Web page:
August 14 saw the yearlong “look-back” window open for the Child Victims Act. Hundreds of cases were filed during the first few days.
But the impact childhood sexual abuse has on mental health extends beyond the 12-month window and can last that person’s entire life.
Reporting the abuse to family, friends, and authorities can be traumatic and revictimization adds a layer of damage on top of the abuse.
James Faluszczak, a survivor of childhood sexual abuse and former priest, still struggles with the betrayal he felt after he went to multiple people to report the abuse he endured at the hands of his mentor, Father Daniel Martin.
Faluszczak told his mother.
He told mentors at Christ the King — including Rev. Father Gatto, former president-rector of Christ the King Seminary in East Aurora, where Faluszczak attended.
Earlier this year, a Diocesan Review Board founded claims of improper conduct by Gatto.
He was reinstated by the Diocese of Buffalo.
"In my attempts to cope by going to people that I trusted, there was a form of secondary abuse or secondary trauma," Faluszczak said. "When I would reach out to priests, confessors, formation directors, whatever, ultimately, bishops. They didn't take me seriously."
Trauma is defined as an event or series of events that are physically or emotionally harming to a person — including child sexual abuse — and experiencing trauma can impact how you think and act in other situations.
"We also know that traumas and adversities can affect the way that you think,” said Patricia Logan-Greene, an associate professor of social work at the University at Buffalo.
"From my own research, if you have been exposed to trauma or abuse as a child, you may have what's called a hostile attribution bias."
Survivors of child sexual abuse may perceive everyday interactions that aren't clearly positive as threatening, and they can act combative in response, Logan-Greene said.
In addition to understanding how child sexual abuse impacts a person’s mental health, experts are trying to combat the stigma of reporting abuse.
Those who come forward can be revictimized through the criminal justice system or other reporting efforts.
"Victims who come forward years later often pay a significant price," Logan-Greene said. "Re-victimization by the police, especially in years’ past has been very common fear. All you have to do is look to social media and what happens to the people who are telling their stories right now.”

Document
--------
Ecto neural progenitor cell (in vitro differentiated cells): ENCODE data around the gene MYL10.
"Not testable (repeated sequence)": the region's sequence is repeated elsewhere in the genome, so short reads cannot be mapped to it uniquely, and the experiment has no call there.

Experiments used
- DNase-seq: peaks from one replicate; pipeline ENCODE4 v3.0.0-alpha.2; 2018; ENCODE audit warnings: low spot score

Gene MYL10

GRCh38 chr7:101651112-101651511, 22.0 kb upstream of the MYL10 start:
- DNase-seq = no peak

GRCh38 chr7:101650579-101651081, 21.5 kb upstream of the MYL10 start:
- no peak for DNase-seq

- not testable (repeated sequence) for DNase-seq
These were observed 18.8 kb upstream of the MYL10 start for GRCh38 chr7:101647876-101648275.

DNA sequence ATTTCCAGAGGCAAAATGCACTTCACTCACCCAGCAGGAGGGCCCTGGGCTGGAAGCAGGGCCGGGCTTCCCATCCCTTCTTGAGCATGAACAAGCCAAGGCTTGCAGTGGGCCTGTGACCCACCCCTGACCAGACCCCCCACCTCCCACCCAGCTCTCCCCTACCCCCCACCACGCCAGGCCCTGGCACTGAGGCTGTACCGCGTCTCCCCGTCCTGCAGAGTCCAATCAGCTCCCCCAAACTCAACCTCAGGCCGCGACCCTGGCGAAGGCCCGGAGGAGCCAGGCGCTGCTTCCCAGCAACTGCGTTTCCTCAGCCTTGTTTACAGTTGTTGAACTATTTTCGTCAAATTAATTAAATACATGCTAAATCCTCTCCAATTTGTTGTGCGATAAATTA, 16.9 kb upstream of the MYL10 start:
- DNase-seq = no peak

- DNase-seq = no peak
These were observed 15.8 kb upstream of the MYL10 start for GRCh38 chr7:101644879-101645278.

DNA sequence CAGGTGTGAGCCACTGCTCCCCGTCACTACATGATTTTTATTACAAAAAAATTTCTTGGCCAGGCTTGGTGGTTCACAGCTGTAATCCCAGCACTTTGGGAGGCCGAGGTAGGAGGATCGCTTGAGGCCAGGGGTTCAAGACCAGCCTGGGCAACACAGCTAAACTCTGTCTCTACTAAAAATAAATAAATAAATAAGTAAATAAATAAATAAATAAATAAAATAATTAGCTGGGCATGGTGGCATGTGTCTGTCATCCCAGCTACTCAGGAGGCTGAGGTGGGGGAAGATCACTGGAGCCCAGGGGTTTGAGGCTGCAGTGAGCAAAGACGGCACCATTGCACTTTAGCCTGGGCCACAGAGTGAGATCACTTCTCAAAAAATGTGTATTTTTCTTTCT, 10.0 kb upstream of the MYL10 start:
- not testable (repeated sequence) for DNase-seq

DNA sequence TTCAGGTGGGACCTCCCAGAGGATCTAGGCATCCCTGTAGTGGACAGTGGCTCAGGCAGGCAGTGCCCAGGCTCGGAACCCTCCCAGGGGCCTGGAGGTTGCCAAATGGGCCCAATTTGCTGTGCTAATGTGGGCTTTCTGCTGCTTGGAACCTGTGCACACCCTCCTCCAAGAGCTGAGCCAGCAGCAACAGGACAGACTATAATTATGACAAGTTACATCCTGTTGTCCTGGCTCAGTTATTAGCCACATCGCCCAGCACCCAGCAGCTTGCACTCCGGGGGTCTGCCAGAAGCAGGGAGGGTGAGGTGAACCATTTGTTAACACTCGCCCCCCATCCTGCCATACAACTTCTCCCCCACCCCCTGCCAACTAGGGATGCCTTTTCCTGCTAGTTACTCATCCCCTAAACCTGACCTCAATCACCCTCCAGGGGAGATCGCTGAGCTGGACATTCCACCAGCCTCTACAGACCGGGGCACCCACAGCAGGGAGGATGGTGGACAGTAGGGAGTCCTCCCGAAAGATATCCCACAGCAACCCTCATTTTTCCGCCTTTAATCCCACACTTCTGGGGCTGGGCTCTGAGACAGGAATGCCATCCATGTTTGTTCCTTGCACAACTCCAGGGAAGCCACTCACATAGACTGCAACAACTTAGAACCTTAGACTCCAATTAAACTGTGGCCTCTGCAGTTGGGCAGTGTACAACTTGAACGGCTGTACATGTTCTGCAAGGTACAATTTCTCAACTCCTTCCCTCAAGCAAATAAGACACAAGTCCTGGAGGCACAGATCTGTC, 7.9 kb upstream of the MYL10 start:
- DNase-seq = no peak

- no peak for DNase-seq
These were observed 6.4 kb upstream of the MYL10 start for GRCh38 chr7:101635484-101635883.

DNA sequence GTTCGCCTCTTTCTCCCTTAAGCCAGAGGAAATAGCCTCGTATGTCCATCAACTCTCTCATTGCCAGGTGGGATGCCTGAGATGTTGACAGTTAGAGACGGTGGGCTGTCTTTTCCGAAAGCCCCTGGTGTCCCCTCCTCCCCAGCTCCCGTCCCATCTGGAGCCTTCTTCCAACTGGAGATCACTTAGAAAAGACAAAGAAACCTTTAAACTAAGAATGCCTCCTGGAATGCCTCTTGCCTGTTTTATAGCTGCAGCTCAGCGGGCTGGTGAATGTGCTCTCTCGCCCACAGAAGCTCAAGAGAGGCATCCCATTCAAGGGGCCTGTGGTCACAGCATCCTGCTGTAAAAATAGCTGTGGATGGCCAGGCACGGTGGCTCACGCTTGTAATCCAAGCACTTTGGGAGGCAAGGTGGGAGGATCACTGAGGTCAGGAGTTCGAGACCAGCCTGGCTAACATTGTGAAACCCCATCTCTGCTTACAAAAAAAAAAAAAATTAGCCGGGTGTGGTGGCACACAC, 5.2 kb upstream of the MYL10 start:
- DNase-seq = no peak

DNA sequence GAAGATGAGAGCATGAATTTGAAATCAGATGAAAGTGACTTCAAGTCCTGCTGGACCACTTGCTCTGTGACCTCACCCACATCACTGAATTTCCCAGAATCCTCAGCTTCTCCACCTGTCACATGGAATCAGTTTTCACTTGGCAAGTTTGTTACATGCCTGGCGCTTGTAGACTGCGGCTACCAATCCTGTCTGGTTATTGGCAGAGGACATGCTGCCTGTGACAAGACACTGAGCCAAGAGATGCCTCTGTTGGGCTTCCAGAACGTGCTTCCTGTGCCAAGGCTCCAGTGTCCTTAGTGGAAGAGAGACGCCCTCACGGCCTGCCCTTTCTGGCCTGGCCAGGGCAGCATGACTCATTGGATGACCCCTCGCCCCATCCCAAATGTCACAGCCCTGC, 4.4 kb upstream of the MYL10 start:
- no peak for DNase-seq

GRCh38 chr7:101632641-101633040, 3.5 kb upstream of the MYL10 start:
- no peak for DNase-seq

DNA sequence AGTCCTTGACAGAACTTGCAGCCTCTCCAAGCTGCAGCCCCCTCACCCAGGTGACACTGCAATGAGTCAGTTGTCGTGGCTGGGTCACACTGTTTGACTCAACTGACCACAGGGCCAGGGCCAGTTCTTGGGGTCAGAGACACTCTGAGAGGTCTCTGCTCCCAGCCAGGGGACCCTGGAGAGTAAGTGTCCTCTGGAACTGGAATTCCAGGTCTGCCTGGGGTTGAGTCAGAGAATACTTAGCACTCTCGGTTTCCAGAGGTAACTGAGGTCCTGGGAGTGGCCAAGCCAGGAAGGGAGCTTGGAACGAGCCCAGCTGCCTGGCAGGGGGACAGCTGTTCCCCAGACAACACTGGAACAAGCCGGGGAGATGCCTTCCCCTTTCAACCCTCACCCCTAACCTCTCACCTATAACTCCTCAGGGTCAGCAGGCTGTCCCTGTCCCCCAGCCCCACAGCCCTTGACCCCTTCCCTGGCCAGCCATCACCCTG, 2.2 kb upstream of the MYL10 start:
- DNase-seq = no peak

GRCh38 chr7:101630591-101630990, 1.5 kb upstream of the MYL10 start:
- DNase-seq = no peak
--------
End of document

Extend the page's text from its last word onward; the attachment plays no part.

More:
In addition to revictimization by the criminal justice system, a recent report by the Movement to Restore Trust found that many victims feel revictimized by the intake and investigation process by the Diocese.
The Movement to Restore Trust report also revealed that the intake process is handled through a single mental health specialist who works full time at Catholic Charities, which can be perceived as bias.
"The surprising part of it was that there was only one, something I really advocated for was a trauma-informed counselor assigned to each and every person who comes forward," said Carolann Schwartz, a clinical social worker and member of the Movement to Restore Trust.
The report comes after a series of listening sessions in partnership between the Movement to Restore Trust and the Dioceses.
"At those listening sessions there have been victims that have either shared something or family members of victims that have shared something," said Stephanie Argentine, a consultant and member of the Movement to Restore Trust. "We've heard things like the forms in the paperwork require them to write at length about their abuse. From that framework, they have felt that the process itself had some...revictimization."
Kathy Spangler, a Dioceses of Buffalo spokesperson, says the diocese is committed to reviewing the recommendations of the report including implementing best practices for trauma-informed therapy during the intake process.
Trauma is common. Over 60 percent of men and over 50 percent of women in the U.S. report exposure to at least one traumatic event, according to Substance Abuse and Mental Health Services Administration.
"Trauma can be so deep that you just repressed the whole thing. So you just don't remember — your actions or your anger, your fears, but there, you do not know why you have these," said Judith Burns-Quinn, advocate for victims of clergy abuse, affiliated with Survivors Network of those Abused By Priest.
Local advocates say there’s a need for more trauma specialists in general.
"I wish we would have trauma specialists, and even maybe work with UB, the psychologist, Psychology Department at UB and state what trauma does, so a victim could say, ‘Hey, this is why I'm acting this way. This is why I have these fears, these inhibitions," Burns-Quinn said.
Most people who receive the right help can recover from traumatic events.
The Substance Abuse and Mental Health Services Administration says a trauma-informed approach to therapy promotes healthy outcomes and prevents revictimization.
But one of the most healing aspects for victims of child sexual abuse can be just having their stories heard in court through the Child Victims Act.
"I'm grateful for the New York state Legislature, the Senate and the Assembly that they've given victims…to seek some sort of redress and reconstitute their lives," Faluszczak said. “
Mental health services available for survivors include support by Survivors Network of those Abused By Priest, the 24/7 National Sexual Assault Hotline at 1-800-656-4673 or the Sexual Assault Survivors (S.A.S) Peer Support Group, which meets the first and third Tuesday of the month from 5:30 to 6 p.m. at The Mental Health Advocates of Western New York.
Visit: www.snapnetwork.org/new_york to learn more about the services provided locally by SNAP. Email SASpeersupportgroup@gmail.com or call 716-886-1242 to learn more about S.A.S.